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Ben Roethlisberger's redemption on the field doesn't mean he's a changed person off it

Just because Pittsburgh Steelers quarterback Ben Roethlisberger is going to his third Super Bowl that doesn't atone for his past mistakes.
Just because Pittsburgh Steelers quarterback Ben Roethlisberger is going to his third Super Bowl that doesn't atone for his past mistakes. (Nick Laham/getty Images)

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Washington Post Staff Writer
Saturday, January 29, 2011; 11:51 PM

Seven days before the Super Bowl, Ben Roethlisberger is frighteningly morphing into Ben Redemption.

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He is being hailed in some quarters for his ability to overcome nefarious perceptions about his character, to overcome his made-up-their-minds detractors, the people who want to bring him down like the New York Jets wished they could a week ago.

But Big Ben has only one person to overcome if he wants to change how people view him: Ben Roethlisberger.

He's the one who bought kids alcohol last summer, walked into a nightclub bathroom in Milledgeville, Ga., with a sauced young woman and left it to police to decide what really happened behind closed doors after she cried rape.

Though charges were never brought against him, those negative perceptions were not invented; he created them. He's the one who was sued in civil court by a woman in Nevada who claimed she was sexually assaulted.

NFL Commissioner Roger Goodell must have found something in those police reports that made him suspend Roethlisberger for six games, before he reduced the suspension to four, no? That it might have been more than merely a horrendous lack of judgment.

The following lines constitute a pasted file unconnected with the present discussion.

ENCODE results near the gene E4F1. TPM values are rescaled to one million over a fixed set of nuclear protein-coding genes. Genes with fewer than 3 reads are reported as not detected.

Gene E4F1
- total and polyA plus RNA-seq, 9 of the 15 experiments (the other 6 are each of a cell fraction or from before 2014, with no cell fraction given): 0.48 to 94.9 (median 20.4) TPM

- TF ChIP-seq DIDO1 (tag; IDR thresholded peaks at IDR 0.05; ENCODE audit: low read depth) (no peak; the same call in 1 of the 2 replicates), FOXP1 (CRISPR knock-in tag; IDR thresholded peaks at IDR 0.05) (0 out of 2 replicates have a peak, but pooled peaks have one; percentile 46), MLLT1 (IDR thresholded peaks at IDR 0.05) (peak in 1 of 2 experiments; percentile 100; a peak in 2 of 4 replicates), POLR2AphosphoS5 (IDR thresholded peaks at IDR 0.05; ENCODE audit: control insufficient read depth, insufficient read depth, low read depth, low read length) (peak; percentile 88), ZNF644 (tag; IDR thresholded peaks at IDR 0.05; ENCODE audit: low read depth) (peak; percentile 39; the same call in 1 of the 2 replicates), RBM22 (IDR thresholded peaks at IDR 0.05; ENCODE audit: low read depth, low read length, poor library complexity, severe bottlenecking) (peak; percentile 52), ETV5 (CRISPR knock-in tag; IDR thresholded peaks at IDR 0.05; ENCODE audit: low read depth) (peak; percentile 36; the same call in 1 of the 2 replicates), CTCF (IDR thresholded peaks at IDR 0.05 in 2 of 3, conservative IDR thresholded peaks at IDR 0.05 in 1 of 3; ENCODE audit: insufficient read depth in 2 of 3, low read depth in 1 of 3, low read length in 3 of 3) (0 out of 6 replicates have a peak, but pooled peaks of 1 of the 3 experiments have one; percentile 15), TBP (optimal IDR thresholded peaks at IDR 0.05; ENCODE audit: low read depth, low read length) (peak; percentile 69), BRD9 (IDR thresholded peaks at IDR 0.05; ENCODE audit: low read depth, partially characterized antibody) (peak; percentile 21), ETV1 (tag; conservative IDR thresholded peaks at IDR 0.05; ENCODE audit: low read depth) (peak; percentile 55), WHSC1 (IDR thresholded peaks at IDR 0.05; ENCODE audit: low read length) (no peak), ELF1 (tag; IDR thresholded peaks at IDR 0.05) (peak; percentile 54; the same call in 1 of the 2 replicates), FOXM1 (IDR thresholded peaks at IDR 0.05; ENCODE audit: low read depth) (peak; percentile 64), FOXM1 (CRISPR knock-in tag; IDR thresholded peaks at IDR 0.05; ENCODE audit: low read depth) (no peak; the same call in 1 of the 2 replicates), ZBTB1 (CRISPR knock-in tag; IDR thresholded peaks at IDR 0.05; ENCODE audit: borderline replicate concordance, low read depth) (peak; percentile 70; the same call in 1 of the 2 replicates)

And now that Roethlisberger has the Steelers back in the Super Bowl, his tarnished image almost bizarrely has a chance to be miraculously refurbished.

But that's where Big Ben gets off the hook, because it's our fault for believing that how well star athletes do their jobs somehow equates to the person they are off the field.

See, your past counts only so long in sports - until you use your athletic ability to obfuscate what you did wrong. En route to being great again, by association you are somehow seen as a good person.

Look, Roethlisberger might have made changes in his personal life for the better. But we don't know. Further, how can a person's success on the field come moderately close to telling us?

One of the big mistakes made in January 2001 was calling Ray Lewis's story a tale of redemption, a mere year after he was arrested in a double murder and eventually pleaded guilty to obstruction of justice.

He was merely a man who used the field as a sanctuary during the most trying year of his life, a year that incredibly culminated with him being named Super Bowl MVP. He got the job done. That's it.

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